Can a colour be more luminous here? What makes green so bright that everything else appears dull and faded by comparison? The trees come alive and they beg of all smaller things to echo their call to renewed existence. The soil is trampled by the tiny hooves of newborns and the sound of single cicada is deafening. We sit on the deck with glasses of wine, mesmerized by the storm gathering on the horizon. Thunder and lightning stir us out of our waking slumber. The morning after the storm we touch down on hardened earth and feel the tickle of fresh shoots at our ankles. The world seems cleaner, and there is a comfort in knowing the clouds will continue to unleash rain upon us so we may be greeted by a different sunrise than the last. The dust of long days and heavy limbs will wash away. We know why others have danced in the rain before us, and the joy is palpable. The rainy season is breathtaking and these words will not do its overwhelming beauty justice.
I am astounded by the extent to which the environment has altered in the last few weeks. Only a few storms have graced us with their presence, and yet I am living in an Eden of thick greenery. All the concession’s inhabitants drink of the rain’s bounty. Masses of insects have descended. At dinnertime, we rush to move lanterns from the table before the termites swarm the light. After the first heavy rains, the flying termites leave their nests to mate. Within the space of an hour, the boardwalks will become a somber graveyard of wings, which are dropped as soon as the termites land on a surface that is suitably damp for the formation of a new nest. Of the thousands of termites who litter the ground, only a few will survive to create new colonies. We are content to eat in near total darkness, observing the madness of this yearly breeding ritual.
Rains paint the sky black all around us. The storms move quickly, making it difficult to predict the exact time that they will fall overhead. When the first storm hit a few evenings ago, I had to laugh at the futility of our response. Most of the rooms were soaked in minutes. Glasses smashed and chess pieces scattered the lounge before we could pull the flaps down and turn all the couches inwards. I stuffed dry towels into a garbage bag and delivered them to a few damp guests. One woman offered me space under her umbrella, but I was already drenched. Happy to walk through the rain, I was half-tempted to stick out my tongue to catch fresh drops of water.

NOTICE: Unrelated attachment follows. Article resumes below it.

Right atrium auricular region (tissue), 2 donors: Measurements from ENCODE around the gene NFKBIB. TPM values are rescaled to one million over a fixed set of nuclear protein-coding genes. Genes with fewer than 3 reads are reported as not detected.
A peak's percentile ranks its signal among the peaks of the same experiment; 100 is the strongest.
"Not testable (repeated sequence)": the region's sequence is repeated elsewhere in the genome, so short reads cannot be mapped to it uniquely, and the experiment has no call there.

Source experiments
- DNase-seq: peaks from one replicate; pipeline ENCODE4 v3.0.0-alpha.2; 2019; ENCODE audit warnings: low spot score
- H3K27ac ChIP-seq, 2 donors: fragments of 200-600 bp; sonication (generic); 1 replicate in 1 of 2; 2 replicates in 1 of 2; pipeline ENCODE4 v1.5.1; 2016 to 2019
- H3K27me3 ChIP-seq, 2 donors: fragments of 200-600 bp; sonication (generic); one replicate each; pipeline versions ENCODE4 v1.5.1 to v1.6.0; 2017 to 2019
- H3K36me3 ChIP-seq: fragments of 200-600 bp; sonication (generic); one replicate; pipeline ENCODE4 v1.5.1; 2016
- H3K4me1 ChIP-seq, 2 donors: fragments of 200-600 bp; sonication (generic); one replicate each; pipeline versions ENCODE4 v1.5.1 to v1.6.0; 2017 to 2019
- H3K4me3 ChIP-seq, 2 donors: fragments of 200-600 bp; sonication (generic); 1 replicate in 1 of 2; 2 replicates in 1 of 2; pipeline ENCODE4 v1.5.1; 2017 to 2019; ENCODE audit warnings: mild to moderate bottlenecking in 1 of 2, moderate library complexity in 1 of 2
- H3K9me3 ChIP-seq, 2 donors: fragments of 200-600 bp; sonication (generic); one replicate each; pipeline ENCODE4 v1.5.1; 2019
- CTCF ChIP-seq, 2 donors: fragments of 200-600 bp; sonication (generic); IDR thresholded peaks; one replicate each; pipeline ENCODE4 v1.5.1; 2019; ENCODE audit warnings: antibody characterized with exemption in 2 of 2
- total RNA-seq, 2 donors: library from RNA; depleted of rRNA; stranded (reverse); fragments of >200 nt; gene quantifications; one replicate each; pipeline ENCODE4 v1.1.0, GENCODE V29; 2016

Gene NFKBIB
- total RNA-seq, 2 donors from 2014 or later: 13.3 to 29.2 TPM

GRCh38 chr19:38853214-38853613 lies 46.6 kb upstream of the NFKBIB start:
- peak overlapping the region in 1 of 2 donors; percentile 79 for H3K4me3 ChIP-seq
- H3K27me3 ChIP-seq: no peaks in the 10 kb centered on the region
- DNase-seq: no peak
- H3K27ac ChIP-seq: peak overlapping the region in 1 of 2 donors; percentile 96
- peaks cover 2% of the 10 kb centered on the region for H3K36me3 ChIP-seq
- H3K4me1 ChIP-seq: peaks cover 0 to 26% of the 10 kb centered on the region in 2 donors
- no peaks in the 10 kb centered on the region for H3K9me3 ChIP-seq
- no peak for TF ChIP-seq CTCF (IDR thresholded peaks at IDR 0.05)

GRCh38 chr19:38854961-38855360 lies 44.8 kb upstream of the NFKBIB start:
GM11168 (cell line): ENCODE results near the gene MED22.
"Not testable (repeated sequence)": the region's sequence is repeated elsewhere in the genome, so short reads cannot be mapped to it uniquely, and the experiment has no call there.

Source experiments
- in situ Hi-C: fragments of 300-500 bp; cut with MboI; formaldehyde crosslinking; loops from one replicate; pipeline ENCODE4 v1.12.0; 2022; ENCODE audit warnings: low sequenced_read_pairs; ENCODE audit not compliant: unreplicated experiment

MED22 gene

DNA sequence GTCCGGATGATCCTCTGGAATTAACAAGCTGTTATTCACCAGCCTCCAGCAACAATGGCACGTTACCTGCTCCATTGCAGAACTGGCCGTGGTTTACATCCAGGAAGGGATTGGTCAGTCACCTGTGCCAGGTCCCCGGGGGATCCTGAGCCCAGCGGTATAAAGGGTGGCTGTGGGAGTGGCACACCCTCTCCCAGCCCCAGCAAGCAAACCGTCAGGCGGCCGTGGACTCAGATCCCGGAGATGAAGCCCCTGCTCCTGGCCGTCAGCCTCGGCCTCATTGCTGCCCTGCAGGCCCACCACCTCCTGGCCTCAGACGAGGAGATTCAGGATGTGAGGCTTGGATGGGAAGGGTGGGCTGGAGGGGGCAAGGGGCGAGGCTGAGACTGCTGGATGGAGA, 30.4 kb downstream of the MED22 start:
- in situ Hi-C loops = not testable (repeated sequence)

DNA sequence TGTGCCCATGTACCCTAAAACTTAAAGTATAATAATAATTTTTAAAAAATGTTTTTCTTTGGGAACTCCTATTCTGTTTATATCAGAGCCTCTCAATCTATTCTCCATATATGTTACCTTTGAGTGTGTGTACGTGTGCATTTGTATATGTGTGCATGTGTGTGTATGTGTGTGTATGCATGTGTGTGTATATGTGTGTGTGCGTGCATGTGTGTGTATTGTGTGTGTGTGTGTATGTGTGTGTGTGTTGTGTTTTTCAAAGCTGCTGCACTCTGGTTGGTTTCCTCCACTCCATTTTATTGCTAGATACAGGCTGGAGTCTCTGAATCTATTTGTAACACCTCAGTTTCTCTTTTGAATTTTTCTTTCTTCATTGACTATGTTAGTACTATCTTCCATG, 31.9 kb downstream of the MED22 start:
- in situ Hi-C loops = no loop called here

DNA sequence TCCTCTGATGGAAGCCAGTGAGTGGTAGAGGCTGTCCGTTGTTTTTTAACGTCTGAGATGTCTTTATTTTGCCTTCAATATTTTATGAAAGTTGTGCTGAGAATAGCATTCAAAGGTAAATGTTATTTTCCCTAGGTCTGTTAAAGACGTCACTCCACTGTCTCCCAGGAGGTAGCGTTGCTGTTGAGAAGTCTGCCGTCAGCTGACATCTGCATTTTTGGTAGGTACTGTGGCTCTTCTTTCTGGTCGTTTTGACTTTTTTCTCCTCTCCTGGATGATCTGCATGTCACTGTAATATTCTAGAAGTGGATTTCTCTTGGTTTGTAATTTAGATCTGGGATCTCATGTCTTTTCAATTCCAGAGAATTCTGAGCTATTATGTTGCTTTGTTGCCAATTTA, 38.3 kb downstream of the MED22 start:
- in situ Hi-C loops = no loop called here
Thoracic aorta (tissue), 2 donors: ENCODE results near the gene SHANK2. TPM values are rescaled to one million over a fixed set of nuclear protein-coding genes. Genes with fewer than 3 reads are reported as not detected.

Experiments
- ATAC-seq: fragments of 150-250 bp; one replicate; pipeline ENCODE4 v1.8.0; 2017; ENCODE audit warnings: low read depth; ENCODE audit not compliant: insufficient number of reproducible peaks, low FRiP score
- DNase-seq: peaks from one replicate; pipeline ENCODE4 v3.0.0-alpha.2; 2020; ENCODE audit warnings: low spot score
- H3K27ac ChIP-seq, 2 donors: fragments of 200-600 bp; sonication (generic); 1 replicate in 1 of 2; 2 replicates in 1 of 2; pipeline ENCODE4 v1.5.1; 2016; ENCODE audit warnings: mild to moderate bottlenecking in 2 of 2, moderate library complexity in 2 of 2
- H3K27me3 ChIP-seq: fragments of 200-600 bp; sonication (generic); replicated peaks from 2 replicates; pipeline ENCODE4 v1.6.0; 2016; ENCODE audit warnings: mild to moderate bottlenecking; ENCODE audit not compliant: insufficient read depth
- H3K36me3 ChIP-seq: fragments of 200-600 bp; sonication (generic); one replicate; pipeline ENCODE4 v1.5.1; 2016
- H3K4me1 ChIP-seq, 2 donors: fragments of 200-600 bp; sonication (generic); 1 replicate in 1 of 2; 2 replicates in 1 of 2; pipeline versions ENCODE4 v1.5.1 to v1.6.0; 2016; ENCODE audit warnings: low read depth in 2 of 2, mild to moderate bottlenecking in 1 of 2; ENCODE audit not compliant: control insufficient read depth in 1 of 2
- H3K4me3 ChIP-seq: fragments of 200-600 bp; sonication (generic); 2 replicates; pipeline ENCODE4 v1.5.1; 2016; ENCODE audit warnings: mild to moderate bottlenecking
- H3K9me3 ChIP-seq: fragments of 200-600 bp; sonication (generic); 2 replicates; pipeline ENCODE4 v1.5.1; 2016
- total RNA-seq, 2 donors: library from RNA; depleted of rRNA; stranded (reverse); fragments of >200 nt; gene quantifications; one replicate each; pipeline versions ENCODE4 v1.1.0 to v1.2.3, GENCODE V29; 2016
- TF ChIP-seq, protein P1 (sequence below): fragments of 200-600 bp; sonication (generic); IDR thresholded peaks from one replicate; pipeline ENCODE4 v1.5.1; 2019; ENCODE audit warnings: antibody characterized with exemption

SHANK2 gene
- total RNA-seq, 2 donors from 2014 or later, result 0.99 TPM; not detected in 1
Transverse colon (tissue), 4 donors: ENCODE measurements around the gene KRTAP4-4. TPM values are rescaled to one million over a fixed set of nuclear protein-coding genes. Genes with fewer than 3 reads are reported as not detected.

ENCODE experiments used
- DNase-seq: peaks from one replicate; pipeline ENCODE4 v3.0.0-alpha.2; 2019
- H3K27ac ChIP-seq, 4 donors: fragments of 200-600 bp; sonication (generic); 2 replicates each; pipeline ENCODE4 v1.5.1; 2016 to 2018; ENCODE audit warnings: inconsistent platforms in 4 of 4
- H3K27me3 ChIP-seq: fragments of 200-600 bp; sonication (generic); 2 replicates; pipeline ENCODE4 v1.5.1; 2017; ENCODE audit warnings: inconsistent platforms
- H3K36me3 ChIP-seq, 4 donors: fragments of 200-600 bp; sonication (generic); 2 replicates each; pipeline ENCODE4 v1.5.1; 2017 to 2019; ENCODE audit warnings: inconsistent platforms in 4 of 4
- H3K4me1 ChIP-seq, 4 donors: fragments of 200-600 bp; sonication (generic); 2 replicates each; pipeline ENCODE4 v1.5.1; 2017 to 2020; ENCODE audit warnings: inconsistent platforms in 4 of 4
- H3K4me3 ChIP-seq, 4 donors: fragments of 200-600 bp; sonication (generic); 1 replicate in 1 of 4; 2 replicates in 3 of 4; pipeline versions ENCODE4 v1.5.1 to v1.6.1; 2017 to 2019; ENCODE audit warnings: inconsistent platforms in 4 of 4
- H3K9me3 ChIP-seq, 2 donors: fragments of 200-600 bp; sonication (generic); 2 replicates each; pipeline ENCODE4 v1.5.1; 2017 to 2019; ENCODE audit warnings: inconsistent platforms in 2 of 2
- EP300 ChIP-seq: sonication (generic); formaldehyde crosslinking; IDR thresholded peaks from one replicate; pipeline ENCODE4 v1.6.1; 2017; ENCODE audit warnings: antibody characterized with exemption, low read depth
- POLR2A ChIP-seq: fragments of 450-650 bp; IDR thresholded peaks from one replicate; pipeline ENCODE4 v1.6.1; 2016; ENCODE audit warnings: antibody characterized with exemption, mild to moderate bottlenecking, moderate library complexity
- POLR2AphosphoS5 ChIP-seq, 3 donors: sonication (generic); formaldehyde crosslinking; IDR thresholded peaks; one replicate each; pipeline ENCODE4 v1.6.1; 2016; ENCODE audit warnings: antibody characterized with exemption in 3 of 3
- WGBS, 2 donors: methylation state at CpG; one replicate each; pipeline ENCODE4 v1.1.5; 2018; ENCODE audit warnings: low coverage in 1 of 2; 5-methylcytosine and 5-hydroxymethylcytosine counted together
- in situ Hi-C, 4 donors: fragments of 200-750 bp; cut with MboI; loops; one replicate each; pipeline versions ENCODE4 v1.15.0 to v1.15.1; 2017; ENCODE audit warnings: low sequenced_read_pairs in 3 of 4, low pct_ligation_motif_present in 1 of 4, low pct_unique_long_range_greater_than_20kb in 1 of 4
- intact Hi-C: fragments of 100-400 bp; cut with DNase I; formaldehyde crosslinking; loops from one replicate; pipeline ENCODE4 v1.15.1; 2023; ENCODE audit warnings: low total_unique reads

This season has me filling the shoes of someone much younger, and I am not just thinking of the rainbow heart covered gumboots that I recently pulled out of cobwebs. Baby impala run and play, oblivious to the pack of wild dogs waiting patiently down the road. These young antelope are the favourite snack of all the area’s predators and nearly half of them will die before the season changes again. If they can relish the summer sun while danger licks its lips in anticipation of the next meal, who am I not to smile in the face of heady humidity and bugs that pounce on skittish guests? There is too much to be grateful for.
The year has come full circle. I arrived here last November at the start of the rainy season and remember vividly the first night I was lucky enough to witness a termite attack during dinner. Bugs were flying into open mouths and hair, and I can’t deny that a scream escaped my own lips when one flew down the back of my shirt. As expected, several guests dashed away in disgust. The rest of us bonded around a table strewn with squirming insects, fishing wings out of the lettuce and laughing at the almost Hitchcock-esque scene before us. Over twelve months have elapsed since that evening of initiation, and sometimes I feel as if I have barely had time to take stock of the items in my storeroom, let alone the year gone-by. I welcome then this sudden burst of growth that has given me pause to remember the seasons past and appreciate the cycle that sustains and transforms. Each time I wake up to find dew glistening on new shades of green, I quietly give thanks for a year spent in paradise.